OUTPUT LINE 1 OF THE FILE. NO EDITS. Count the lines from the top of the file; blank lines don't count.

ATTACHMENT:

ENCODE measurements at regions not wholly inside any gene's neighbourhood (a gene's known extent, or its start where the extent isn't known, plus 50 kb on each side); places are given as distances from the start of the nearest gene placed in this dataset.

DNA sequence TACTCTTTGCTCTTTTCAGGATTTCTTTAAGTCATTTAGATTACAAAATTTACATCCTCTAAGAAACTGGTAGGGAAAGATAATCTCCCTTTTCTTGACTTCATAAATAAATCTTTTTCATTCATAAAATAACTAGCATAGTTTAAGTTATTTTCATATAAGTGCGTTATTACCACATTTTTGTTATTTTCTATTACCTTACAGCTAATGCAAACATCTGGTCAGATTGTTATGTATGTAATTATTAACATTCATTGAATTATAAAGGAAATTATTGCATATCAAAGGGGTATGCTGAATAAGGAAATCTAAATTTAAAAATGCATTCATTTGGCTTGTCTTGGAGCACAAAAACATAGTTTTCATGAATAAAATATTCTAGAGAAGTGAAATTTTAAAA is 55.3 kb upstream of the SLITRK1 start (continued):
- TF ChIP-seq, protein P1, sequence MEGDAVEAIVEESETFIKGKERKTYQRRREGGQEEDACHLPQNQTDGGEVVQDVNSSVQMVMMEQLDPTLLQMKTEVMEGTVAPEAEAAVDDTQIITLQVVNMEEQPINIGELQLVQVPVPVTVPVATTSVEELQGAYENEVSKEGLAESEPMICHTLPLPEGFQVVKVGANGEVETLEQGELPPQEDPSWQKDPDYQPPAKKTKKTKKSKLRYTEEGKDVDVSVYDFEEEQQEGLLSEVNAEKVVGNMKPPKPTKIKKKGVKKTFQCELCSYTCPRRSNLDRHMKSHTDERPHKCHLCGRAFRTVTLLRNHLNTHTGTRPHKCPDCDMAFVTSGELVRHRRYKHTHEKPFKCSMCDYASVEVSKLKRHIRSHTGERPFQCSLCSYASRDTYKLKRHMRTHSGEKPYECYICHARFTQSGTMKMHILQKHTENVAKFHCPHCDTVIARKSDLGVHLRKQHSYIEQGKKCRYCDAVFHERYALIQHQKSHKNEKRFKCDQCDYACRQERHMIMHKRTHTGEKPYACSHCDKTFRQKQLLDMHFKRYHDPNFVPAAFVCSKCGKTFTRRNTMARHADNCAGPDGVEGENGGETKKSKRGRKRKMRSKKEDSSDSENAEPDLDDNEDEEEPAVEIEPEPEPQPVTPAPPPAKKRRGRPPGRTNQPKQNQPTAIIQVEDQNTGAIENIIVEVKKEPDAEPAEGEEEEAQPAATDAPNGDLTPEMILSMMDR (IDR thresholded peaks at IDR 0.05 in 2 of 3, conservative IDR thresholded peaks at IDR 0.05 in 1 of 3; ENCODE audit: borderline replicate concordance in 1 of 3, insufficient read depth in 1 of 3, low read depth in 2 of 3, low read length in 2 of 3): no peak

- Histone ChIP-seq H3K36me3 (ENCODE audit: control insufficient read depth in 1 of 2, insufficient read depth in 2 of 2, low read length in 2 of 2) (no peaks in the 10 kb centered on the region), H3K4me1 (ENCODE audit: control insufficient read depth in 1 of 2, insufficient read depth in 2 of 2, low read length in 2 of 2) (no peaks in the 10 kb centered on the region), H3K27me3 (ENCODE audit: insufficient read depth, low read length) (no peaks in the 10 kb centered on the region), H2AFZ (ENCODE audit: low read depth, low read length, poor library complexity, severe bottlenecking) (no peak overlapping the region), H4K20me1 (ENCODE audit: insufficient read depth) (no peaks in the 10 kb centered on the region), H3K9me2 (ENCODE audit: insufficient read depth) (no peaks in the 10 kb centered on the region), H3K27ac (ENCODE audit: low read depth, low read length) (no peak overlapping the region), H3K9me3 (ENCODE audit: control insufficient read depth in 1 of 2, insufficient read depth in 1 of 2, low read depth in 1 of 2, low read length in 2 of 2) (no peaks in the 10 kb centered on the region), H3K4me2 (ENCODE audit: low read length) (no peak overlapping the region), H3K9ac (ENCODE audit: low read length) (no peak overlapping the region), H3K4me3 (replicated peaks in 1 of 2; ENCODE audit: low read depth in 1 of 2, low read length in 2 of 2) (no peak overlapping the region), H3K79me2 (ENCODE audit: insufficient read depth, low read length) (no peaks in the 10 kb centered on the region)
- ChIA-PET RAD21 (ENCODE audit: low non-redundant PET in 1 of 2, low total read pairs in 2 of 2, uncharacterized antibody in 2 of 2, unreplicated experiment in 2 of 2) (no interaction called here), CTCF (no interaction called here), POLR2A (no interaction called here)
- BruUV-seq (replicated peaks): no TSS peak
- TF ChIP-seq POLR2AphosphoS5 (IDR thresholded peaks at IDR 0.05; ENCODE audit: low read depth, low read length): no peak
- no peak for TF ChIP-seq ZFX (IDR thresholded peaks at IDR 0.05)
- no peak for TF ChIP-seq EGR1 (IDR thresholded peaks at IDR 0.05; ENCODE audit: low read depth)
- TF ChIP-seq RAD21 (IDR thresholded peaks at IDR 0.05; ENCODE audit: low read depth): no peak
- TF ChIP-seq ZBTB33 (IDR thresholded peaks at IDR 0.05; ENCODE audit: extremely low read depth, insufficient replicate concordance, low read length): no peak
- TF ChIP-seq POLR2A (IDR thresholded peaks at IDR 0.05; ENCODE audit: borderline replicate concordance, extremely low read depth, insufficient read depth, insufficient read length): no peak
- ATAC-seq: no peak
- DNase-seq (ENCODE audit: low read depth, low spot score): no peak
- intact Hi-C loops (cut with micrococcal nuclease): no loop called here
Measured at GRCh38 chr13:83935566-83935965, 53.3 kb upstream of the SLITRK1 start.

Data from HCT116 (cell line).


ENCODE measurements at regions not wholly inside any gene's neighbourhood (a gene's known extent, or its start where the extent isn't known, plus 50 kb on each side); places are given as distances from the start of the nearest gene placed in this dataset.